As we’ve slipped into the last month of the year, a few deer hunters in our area have started to shut down their efforts for the 2012 season that closes on New Year’s Day.
Many feel waking up in the wee hours of the morning to go out into the cold and climb a tree is a wasted effort, now that the rut is well behind us.
The reality is, as long as you know the proper way to go about it, a late-season deer hunt can be rewarding.
First off, our part of the country is a bit different in that we don’t have a well-defined rut. Sure, all of the hunting magazines and deer hunting television shows talk of concentrating their efforts in November, but that doesn’t necessarily apply to us.
Here, some doe enter the estrous period in mid-October while others won’t until closer to Thanksgiving. What this means is, although it is late, there are still a number of doe that have yet to breed.
Around 28 days after the primary rut, older, mature doe that weren’t successfully bred the first time around will re-enter the estrous period and the younger yearlings will actually just begin to enter it for the first time. There’s no doubt the number of hot doe running around the woods is fewer than a month ago, but there’s still enough of them around to make things interesting for those bucks.
The best way to take advantage of this is to curtail bold tactics, like aggressive grunt calling, and utilize more subdued attraction methods such as scents and simple doe bleats.
Are you one of those hunters who has been hunting the same stand locations year after year through every month of the season? If so, it’s probably time to start thinking outside of the box.
By this time, every deer in the forest has become acclimated to having hunters around. They’ve heard enough truck doors slam, smelled and seen enough humans, had their ears blasted by rifle shots and witnessed enough deer go down to know it’s in their best interest to avoid these locations until the action has cooled down.
Your best bet is to put forth the extra effort to hunt deeper than normal. Search out remote spots that have seen the least amount of hunting pressure and start thinking about approaching this game in the same manner you did back when the season first came in. Once again, it’s all about the food.
With the majority of breeding done, those old bucks are worn down and have lost a considerable amount of weight. To get through the winter, they’ll need to bulk up so eating is quickly becoming their No. 1 priority. In wooded areas, look for any oaks that may still have a few acorns. They’re sure to hit these spots first, and that will almost guarantee you a shot opportunity as long as you’re willing to put in the time and effort to wait them out.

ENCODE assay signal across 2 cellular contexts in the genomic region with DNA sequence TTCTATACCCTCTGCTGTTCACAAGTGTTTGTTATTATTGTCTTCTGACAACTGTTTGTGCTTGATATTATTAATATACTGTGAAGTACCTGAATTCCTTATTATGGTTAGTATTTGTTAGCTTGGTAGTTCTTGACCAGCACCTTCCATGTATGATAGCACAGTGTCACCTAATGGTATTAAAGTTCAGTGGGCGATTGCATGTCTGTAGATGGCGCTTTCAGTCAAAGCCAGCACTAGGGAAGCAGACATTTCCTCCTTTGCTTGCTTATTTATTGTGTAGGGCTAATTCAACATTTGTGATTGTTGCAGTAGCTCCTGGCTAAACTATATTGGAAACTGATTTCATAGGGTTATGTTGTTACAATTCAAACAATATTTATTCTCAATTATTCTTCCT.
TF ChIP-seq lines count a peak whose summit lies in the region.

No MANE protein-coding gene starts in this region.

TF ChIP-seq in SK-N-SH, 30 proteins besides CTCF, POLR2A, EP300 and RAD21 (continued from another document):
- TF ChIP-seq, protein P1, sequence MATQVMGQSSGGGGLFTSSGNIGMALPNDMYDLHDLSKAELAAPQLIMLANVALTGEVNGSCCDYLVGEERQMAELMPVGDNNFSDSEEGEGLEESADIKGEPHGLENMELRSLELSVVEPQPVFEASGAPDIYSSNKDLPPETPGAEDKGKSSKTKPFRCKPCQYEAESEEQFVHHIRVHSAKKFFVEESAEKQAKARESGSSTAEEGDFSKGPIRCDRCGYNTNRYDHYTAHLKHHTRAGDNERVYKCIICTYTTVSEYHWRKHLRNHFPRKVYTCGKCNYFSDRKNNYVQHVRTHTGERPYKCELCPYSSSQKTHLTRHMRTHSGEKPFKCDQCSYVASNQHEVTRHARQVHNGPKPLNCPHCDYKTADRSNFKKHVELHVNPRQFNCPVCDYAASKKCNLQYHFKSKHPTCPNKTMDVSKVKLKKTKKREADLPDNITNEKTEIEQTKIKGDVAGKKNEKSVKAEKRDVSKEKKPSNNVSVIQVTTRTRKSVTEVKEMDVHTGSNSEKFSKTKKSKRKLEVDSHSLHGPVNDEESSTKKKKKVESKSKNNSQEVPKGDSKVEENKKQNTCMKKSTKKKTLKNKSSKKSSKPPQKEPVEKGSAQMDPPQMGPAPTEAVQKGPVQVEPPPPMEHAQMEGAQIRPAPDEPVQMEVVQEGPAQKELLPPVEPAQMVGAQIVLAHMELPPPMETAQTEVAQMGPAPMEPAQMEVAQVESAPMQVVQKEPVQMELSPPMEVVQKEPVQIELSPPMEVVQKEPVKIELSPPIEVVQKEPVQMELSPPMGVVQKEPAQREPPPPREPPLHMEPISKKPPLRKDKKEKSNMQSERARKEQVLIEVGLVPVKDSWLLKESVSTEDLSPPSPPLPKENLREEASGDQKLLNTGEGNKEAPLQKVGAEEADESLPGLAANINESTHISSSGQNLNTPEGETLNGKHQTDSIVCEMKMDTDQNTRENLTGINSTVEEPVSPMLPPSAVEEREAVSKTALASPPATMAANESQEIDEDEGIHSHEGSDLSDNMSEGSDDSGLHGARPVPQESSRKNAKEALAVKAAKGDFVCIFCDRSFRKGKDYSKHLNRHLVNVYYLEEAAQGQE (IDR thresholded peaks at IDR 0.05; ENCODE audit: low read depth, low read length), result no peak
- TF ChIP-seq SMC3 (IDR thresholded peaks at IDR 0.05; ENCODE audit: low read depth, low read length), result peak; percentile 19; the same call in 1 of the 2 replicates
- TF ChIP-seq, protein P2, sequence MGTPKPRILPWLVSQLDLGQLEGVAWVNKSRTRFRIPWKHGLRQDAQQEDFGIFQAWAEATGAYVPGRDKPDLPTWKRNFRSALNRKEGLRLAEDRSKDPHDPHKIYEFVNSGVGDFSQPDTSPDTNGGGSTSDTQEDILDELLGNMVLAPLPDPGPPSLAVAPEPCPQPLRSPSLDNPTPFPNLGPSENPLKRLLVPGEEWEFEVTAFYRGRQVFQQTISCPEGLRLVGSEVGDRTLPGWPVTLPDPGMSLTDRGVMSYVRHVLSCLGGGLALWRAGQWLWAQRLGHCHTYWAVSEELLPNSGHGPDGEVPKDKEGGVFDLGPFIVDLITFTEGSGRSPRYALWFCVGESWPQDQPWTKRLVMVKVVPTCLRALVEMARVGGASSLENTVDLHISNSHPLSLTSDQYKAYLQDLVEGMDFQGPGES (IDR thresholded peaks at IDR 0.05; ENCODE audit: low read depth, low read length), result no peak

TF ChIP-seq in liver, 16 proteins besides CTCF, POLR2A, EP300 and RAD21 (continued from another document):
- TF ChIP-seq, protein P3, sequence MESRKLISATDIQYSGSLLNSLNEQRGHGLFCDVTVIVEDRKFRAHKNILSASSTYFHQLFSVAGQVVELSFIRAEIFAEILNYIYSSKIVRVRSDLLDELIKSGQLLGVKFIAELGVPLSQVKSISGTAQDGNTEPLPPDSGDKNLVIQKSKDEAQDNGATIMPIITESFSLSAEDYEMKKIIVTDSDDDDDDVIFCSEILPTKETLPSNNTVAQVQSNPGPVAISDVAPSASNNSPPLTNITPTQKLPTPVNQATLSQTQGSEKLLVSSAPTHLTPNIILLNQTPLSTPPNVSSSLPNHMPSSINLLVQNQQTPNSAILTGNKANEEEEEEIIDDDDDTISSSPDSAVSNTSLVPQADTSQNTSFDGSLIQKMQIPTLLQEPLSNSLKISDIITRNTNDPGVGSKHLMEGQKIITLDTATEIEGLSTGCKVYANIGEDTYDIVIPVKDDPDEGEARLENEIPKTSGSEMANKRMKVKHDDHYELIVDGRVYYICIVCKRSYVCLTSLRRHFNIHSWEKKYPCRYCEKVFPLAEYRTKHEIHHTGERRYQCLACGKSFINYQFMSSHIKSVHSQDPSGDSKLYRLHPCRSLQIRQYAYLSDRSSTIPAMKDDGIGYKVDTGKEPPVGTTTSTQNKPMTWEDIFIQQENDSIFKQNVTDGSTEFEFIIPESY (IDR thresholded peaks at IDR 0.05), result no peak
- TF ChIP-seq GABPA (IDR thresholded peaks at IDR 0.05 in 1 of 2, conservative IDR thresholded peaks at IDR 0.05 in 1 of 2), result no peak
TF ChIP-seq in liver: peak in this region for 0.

Back in September and October, there were plenty of items on the menu for the deer. Acorns were in abundance on every oak, the fields were green, and persimmons and other types of soft mast were weighing down the branches of many a tree. In December, however, the situation has changed dramatically and the choices are few.
Be mindful of everything you see that might serve as a meal for these critters. For as unappetizing and unpalatable as it may look, green briar is actually a staple of their diet and can be found in abundance around here. It’s frequently seen in some thickets thus serving double duty to the tired, late season buck since he can both eat and bed right there without exerting too much energy.
A strategically placed stand along the edge of such a thicket is as good a “honey hole” as an early season oak.
The last tip I’ll throw at you is really a simple one but often overlooked. Every hunter knows the farther along we get into a hunting season and the more pressure the deer have faced, the more they begin to limit their movements to the hours of the night. This is why we all hate to see a full moon coming up on the calendar since this makes their nocturnal activities that much easier for them. December weather, on the other hand, can offer a few advantages for us here.
With winter weather patterns beginning to come into play, it’s common to see a few more overcast days and nights. No matter what phase the moon is in, this frequent cloud cover can go a long way toward blocking out moonlight and making the woods a dark and creepy place to be. This, in turn, helps to curb all of that late-hour deer movement and force them to spend more time moving during the day.
On evenings the weatherman says it’s going to be cloudy, you can bet the next morning will be a great time to be out there.
Brad Harvey is a freelance writer in Clover. Follow on Twitter @BHarveyOutdoors.